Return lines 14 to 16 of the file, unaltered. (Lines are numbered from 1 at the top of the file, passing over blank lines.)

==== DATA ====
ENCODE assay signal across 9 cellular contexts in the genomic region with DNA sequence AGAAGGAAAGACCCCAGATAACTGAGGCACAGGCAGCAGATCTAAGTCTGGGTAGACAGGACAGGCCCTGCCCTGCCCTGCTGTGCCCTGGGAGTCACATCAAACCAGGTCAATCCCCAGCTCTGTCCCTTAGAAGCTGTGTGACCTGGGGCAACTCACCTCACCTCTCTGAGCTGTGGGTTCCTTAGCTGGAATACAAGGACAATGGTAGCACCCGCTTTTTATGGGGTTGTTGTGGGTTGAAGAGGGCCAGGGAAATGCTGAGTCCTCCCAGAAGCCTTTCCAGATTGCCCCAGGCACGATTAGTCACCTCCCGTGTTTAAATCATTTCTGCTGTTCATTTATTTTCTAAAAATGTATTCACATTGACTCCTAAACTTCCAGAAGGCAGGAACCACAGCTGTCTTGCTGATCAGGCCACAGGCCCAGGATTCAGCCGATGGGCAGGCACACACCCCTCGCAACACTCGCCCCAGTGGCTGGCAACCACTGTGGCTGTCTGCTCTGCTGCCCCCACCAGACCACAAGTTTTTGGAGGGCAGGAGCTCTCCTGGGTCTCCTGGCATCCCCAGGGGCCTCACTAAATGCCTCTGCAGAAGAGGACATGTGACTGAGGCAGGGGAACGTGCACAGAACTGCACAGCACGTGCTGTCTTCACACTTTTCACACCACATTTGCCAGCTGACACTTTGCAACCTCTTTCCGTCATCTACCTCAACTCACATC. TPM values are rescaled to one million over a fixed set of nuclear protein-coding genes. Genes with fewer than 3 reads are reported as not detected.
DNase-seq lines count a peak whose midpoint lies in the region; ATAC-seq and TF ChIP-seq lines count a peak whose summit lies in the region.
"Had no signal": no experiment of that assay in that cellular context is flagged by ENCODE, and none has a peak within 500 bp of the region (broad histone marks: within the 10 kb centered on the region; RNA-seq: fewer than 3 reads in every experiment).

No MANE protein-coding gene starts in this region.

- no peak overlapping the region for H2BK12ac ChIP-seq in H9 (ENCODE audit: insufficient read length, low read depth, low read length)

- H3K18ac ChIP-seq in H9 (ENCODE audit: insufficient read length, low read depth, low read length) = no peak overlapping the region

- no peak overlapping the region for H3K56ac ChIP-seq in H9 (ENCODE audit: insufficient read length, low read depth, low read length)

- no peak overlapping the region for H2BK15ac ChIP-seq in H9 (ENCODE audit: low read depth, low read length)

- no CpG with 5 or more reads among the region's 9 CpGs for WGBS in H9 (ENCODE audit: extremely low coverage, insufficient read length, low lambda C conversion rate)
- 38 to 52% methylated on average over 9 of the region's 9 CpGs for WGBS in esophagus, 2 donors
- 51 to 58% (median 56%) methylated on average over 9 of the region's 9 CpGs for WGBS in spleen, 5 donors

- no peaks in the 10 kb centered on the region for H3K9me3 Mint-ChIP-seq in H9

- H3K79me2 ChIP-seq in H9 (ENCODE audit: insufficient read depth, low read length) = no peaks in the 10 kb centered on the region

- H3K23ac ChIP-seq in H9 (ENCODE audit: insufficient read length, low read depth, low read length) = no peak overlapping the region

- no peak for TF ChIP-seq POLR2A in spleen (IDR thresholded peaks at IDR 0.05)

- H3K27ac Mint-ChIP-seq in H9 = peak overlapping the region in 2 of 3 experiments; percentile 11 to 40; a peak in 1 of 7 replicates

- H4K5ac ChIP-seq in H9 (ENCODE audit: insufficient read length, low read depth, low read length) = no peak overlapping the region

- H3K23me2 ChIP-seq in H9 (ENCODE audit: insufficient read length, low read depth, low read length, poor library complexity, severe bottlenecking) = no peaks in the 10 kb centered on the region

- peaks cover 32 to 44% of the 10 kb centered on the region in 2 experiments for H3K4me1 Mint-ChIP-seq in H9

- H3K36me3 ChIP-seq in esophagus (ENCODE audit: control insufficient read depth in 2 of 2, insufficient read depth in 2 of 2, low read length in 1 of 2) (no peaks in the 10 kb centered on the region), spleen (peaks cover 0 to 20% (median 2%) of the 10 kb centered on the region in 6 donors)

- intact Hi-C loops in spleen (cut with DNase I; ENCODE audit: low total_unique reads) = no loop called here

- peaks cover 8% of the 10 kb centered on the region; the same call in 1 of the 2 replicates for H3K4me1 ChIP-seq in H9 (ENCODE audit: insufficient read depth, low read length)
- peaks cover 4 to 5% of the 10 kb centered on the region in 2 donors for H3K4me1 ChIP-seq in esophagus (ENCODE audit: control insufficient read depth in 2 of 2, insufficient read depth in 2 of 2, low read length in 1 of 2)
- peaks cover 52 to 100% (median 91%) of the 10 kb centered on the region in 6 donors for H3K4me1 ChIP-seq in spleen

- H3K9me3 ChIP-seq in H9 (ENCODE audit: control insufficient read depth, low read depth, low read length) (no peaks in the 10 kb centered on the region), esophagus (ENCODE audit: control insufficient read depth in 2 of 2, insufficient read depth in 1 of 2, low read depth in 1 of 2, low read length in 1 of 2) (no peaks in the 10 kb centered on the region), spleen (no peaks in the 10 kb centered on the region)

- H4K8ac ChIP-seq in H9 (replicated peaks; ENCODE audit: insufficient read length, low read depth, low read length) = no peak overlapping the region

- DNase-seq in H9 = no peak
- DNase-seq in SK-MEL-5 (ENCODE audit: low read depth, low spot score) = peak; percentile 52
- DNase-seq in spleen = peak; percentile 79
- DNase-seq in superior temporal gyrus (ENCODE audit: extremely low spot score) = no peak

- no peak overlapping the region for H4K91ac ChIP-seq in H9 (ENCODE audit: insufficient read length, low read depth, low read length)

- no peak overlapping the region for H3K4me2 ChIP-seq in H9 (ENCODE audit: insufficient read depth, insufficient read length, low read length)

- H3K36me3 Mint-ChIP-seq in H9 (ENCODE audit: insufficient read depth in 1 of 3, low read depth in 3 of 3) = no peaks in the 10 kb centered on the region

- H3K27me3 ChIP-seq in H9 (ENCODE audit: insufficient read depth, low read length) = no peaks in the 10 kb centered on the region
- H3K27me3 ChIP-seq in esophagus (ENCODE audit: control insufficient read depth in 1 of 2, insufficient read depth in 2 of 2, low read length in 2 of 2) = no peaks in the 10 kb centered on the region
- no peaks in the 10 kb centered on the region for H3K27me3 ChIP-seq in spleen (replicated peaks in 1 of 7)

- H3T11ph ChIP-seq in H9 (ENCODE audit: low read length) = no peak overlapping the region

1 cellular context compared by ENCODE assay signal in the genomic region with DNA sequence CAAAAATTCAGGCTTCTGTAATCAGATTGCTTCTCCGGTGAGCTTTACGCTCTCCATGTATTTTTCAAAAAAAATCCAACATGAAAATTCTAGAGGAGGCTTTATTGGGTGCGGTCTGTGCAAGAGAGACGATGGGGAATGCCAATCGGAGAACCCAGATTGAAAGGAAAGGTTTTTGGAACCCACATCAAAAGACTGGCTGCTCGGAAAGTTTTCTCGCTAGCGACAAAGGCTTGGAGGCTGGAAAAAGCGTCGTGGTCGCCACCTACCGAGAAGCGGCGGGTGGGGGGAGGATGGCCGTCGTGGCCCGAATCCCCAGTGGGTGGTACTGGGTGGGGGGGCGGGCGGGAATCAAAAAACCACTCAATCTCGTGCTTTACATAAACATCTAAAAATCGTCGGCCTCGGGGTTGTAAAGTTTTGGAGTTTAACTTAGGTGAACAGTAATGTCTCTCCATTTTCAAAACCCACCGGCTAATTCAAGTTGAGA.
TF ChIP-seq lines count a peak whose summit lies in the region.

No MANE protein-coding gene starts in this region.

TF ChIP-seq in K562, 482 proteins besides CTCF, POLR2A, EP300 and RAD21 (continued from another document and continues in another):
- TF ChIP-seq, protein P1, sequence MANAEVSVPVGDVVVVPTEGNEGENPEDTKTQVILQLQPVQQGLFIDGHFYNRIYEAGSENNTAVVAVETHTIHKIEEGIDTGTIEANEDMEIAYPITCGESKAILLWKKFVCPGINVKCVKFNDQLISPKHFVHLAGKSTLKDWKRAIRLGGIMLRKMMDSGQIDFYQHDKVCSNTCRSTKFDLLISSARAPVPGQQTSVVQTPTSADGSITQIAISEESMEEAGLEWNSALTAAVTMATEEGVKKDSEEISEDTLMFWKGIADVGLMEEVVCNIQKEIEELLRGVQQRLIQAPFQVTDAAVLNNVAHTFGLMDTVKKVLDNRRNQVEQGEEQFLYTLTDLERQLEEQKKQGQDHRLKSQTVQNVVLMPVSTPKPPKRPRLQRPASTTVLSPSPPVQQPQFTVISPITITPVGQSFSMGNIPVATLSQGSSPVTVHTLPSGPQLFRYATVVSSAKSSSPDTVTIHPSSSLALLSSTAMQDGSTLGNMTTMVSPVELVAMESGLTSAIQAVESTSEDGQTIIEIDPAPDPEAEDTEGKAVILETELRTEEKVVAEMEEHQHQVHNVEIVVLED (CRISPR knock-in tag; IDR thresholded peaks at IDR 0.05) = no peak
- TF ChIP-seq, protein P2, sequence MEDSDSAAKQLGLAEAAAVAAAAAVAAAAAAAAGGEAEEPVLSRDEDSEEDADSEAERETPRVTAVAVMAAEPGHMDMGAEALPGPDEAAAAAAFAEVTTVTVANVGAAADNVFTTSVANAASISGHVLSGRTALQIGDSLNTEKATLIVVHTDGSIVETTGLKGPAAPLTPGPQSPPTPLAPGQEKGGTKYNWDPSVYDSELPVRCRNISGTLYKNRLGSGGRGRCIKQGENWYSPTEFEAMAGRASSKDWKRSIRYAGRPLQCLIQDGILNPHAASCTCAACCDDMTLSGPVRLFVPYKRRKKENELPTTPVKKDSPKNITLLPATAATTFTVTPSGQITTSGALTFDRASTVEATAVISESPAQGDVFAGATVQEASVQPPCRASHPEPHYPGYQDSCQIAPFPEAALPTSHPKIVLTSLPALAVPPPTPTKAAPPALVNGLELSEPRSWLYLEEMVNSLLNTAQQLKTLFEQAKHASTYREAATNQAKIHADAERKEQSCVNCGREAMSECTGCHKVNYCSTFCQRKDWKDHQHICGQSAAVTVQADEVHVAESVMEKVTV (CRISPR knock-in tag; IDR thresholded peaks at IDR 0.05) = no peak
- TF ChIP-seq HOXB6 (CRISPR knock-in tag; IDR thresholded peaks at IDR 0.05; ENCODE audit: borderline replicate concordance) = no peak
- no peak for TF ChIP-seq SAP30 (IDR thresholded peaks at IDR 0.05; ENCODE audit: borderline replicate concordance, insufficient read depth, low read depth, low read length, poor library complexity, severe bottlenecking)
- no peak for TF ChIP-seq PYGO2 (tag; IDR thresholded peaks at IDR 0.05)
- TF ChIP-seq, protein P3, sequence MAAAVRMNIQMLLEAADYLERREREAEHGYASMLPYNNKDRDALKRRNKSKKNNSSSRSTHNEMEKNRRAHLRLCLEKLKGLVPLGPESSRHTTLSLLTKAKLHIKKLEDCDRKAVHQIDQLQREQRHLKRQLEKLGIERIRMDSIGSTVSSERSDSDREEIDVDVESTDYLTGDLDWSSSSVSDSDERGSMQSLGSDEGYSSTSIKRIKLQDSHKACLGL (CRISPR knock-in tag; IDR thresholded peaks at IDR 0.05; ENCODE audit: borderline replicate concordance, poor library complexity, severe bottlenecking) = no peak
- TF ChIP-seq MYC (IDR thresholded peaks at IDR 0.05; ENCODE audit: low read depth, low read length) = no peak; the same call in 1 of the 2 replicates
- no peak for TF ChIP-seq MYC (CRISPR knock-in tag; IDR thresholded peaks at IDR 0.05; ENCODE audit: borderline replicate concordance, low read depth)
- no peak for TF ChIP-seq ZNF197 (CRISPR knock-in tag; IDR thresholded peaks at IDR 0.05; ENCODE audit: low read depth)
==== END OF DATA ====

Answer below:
- H3K23ac ChIP-seq in H9 (ENCODE audit: insufficient read length, low read depth, low read length) = no peak overlapping the region

- no peak for TF ChIP-seq POLR2A in spleen (IDR thresholded peaks at IDR 0.05)

- H3K27ac Mint-ChIP-seq in H9 = peak overlapping the region in 2 of 3 experiments; percentile 11 to 40; a peak in 1 of 7 replicates